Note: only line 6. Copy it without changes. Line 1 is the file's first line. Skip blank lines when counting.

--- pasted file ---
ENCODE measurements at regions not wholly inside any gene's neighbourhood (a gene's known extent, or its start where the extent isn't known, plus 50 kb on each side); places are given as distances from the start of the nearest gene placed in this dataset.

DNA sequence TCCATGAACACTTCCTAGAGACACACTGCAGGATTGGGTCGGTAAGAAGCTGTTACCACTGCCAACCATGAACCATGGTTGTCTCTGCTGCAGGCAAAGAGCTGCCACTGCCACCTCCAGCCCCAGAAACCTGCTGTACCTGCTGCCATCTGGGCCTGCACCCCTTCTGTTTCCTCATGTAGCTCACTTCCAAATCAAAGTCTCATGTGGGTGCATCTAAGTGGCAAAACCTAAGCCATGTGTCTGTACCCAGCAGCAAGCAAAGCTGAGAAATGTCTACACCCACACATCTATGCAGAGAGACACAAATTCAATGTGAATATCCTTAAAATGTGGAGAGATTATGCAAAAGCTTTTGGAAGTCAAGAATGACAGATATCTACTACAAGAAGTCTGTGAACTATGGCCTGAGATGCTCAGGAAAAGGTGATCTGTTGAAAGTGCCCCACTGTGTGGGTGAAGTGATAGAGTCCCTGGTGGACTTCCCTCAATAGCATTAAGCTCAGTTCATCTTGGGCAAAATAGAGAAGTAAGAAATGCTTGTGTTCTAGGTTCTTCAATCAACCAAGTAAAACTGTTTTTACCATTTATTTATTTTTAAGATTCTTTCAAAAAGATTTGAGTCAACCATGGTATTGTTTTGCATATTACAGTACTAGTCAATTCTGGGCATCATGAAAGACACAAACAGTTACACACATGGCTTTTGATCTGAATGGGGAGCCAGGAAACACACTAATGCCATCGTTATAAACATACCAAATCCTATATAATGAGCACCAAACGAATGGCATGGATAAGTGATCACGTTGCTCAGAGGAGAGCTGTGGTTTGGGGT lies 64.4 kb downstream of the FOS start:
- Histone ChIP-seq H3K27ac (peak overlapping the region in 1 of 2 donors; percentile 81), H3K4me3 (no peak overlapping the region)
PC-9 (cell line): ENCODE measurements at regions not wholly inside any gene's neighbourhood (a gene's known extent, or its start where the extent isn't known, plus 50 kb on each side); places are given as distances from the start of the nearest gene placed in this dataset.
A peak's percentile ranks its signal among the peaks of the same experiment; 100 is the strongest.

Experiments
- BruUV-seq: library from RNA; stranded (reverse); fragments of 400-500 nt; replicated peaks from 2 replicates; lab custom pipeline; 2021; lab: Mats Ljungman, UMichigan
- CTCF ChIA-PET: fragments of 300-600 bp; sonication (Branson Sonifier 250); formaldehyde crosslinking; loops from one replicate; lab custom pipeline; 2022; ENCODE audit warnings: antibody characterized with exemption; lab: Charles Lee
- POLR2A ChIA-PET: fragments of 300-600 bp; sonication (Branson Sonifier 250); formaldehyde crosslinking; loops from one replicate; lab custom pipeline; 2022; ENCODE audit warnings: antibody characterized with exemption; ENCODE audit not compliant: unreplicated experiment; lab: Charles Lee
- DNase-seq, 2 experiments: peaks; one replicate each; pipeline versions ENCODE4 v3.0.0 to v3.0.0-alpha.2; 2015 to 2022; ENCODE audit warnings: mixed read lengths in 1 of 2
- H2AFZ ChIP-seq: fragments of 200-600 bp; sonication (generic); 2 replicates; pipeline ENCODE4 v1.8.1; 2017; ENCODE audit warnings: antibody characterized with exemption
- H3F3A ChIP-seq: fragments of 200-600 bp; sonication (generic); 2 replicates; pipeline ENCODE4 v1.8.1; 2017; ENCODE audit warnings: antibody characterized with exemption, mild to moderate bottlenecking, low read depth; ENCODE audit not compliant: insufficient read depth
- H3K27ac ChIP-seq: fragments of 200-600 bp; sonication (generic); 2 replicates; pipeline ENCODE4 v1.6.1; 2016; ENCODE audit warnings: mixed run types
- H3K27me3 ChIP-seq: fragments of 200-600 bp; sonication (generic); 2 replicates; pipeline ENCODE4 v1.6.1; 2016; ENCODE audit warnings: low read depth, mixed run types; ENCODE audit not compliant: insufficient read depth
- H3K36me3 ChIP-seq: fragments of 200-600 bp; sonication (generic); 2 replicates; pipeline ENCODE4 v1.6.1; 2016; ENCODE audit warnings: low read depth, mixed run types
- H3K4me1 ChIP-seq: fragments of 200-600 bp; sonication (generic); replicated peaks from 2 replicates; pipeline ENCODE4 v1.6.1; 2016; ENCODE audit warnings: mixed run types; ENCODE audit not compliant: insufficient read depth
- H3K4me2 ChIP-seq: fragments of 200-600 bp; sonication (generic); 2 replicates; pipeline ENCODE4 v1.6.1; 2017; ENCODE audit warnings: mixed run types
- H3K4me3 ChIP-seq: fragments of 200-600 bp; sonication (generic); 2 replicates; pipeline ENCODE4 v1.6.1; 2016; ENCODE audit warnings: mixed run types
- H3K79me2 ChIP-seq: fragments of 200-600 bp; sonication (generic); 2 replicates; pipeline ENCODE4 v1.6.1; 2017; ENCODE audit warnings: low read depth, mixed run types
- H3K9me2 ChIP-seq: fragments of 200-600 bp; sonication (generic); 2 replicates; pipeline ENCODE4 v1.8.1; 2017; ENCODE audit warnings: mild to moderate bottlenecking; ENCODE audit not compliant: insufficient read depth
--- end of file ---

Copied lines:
Experiments